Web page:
It will be a big adjustment to begin living on your own after being married. If you have not been in charge of the finances it may be helpful to learn about budgeting. You can learn budgeting tips at sorted.org.nz. You could also read Mary Holm's weekly Q&A column which offers a lot of helpful financial advice.
If you have been together a long time you will probably know each other's passwords or have a shared email account. To ensure that your discussions remain confidential, consider setting up a new email address for corresponding with your lawyer or other professionals. Make sure to use a unique password that your husband will not guess. Change your passwords to any other important accounts that you want to keep access to or keep private. You can use a password management application, such as LastPass, to store all your new passwords.
To address your question about cryptocurrency, I consulted James Swarbrick of Swarbricks, a lawyer with significant knowledge of cryptocurrency. If you have a significant investment in cryptocurrency it is important that you protect the keys and access codes to your wallet. When the hardware wallet was first used the software will have prompted you to write down the wallet seed words, which is a list of 12 or 24 seemingly random words that serve as a backup to your wallet. The seed words are critically important to recover your cryptocurrencies in the event the hardware wallet is lost or stolen. It is also advisable to create more than one copy of your seed words and to store them in different locations. If you do not have a copy of your seed words and your hardware wallet is lost or stolen, then it is likely the assets will be lost forever.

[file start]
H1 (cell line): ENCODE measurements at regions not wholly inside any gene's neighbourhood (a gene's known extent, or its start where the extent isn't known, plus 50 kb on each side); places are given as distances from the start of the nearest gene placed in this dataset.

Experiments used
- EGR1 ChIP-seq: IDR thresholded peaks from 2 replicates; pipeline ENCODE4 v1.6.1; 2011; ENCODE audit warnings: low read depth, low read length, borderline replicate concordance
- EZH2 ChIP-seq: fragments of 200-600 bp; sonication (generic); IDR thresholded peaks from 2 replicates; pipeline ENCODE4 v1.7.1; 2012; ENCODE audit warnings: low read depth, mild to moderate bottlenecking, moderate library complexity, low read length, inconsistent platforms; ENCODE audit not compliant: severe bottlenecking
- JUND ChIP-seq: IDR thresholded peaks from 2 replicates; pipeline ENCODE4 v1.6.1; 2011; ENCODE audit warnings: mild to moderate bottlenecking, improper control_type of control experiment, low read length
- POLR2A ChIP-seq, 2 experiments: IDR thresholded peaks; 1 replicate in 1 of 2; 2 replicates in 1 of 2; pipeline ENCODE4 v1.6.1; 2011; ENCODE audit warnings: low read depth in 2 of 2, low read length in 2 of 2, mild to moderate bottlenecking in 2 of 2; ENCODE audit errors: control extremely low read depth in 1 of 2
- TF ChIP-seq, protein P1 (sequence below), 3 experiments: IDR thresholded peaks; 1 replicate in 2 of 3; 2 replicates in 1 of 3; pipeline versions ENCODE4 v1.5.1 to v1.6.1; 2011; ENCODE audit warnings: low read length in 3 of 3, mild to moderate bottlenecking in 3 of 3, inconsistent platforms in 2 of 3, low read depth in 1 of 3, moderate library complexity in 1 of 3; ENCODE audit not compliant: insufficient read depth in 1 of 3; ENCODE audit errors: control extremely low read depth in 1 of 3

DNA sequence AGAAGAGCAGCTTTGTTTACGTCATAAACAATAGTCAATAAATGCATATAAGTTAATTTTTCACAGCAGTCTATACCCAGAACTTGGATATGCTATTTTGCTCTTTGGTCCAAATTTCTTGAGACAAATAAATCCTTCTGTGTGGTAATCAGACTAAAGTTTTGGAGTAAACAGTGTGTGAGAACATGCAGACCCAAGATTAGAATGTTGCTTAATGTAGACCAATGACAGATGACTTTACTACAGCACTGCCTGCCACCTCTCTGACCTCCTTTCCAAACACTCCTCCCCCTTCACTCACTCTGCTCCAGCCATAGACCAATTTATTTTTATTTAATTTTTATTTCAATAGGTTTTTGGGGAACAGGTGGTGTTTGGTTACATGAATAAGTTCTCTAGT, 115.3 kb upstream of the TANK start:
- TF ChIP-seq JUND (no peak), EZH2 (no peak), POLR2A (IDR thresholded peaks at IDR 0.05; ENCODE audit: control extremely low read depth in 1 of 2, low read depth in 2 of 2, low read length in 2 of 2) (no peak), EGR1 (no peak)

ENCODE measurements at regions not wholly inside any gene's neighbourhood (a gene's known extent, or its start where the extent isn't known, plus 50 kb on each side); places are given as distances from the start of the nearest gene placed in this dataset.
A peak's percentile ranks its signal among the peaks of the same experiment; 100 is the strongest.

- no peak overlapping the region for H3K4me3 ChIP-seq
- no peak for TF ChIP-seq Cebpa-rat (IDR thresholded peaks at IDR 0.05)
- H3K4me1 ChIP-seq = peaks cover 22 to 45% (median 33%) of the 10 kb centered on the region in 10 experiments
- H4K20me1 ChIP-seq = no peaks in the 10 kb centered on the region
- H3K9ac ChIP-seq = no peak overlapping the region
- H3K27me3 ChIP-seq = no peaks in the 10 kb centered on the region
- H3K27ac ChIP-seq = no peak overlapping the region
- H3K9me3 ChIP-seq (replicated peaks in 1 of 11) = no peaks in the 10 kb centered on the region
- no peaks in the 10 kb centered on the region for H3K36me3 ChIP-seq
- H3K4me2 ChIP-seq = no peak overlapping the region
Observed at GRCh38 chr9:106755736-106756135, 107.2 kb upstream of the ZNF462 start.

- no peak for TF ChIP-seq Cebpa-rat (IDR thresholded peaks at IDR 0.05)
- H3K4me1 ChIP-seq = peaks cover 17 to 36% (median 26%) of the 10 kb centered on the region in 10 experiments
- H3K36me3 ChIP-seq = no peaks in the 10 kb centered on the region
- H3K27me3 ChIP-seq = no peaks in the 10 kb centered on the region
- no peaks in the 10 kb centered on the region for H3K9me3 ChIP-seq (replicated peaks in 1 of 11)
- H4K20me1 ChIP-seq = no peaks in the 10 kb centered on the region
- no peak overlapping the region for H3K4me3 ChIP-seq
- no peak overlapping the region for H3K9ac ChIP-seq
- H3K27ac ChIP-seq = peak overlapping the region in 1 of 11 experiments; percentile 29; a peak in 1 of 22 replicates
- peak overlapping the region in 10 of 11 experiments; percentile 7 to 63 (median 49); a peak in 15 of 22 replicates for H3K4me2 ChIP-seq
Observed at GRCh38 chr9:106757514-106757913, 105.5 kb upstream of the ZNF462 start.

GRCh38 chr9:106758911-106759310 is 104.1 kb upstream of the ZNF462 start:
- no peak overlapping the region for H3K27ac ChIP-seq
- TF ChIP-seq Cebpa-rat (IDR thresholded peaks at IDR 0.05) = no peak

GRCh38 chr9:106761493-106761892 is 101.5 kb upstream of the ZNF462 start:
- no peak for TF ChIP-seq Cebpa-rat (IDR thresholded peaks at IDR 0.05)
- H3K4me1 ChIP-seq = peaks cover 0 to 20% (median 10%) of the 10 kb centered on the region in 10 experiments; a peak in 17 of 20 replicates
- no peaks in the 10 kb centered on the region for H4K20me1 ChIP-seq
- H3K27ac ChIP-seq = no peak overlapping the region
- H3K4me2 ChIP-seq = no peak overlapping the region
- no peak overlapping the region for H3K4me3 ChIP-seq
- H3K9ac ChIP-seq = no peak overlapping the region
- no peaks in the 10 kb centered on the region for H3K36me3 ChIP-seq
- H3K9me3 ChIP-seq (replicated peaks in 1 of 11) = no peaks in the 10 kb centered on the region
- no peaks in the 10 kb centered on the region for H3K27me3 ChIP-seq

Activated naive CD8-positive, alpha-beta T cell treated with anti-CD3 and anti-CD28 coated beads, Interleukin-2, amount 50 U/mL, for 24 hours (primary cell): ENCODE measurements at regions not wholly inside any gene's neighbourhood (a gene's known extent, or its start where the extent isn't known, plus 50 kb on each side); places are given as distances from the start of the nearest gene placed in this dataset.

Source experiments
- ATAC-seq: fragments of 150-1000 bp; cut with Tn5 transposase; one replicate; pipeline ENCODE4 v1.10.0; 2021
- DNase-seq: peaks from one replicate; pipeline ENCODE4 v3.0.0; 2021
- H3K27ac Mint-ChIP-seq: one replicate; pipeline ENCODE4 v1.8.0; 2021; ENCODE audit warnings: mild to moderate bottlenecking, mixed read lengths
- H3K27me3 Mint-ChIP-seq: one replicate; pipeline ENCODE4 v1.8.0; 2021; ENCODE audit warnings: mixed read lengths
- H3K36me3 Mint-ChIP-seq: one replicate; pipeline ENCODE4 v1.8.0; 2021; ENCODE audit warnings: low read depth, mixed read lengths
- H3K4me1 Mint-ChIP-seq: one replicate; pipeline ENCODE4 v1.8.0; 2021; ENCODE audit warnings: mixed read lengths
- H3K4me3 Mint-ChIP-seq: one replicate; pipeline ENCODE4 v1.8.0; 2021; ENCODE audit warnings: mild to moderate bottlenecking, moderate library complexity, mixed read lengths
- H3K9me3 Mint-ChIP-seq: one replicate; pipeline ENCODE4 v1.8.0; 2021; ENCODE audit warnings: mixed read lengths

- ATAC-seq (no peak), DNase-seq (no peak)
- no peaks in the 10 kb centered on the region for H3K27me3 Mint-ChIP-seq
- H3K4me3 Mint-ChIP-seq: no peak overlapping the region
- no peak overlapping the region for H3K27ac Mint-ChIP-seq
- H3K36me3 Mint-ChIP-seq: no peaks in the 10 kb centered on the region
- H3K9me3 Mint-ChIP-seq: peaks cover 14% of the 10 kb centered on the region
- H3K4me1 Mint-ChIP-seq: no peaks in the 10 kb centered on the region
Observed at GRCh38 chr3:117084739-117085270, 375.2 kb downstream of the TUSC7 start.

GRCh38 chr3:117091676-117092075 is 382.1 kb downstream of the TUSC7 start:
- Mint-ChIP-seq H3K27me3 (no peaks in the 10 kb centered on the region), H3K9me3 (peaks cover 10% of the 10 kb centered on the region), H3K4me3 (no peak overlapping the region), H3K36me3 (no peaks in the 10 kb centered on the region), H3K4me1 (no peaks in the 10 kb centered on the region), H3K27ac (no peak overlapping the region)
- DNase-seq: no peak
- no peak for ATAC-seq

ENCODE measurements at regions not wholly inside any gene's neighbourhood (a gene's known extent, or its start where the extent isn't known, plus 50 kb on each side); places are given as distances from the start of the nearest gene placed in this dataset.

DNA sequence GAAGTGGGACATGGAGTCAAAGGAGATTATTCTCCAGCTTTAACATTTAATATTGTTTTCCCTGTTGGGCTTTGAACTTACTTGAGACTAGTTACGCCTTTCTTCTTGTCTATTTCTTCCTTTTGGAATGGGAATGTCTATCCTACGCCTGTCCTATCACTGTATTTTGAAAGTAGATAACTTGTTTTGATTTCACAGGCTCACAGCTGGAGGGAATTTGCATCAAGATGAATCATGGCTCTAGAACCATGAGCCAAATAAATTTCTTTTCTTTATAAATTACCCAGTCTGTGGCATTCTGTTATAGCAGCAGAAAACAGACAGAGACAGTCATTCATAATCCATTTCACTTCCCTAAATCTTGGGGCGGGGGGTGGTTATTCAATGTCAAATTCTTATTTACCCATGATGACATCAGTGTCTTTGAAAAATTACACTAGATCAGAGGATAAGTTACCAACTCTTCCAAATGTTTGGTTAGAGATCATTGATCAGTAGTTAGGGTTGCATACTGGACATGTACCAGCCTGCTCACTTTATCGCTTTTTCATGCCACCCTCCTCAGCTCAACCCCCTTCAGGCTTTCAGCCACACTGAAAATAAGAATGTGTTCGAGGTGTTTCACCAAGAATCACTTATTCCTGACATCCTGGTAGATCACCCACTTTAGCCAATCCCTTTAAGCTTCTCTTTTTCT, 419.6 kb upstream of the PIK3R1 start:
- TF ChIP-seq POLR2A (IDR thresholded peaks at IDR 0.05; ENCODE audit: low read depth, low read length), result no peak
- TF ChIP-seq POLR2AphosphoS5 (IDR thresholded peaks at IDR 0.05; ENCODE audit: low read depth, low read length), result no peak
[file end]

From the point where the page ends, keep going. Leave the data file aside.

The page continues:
If you do not have access to the hardware wallet or seed words it may be difficult to prove what cryptocurrencies are held, particularly if your husband is not cooperative. Your lawyer may be able to help you identify assets as information may be available through cryptocurrency exchange accounts, which might be identified by bank statements from the time of purchase. It may be possible to see if someone has moved your assets after the date of separation due to the open nature of many cryptocurrency blockchains. However, some information such as a wallet address is required to be able to begin tracing assets.
The hardware wallet and access codes could be held by trusted third parties to ensure assets are not lost or hidden during the separation process. However, seed words should never be shared with anybody without taking precautions such as enclosing the seed words in a sealed, opaque, tamper evident bag.
You can take steps to prepare for separation. These steps will probably reduce your legal costs, keep you focused and get the process rolling more quickly in the early stages. The early stages of a separation usually involve significant time spent finding and exchanging documents. If you start the process now you will ensure you are moving towards resolution, allowing you to move on.
- Jeremy Sutton is a senior family lawyer, specialising in divorce cases where there are significant assets, including family trusts and complex business structures.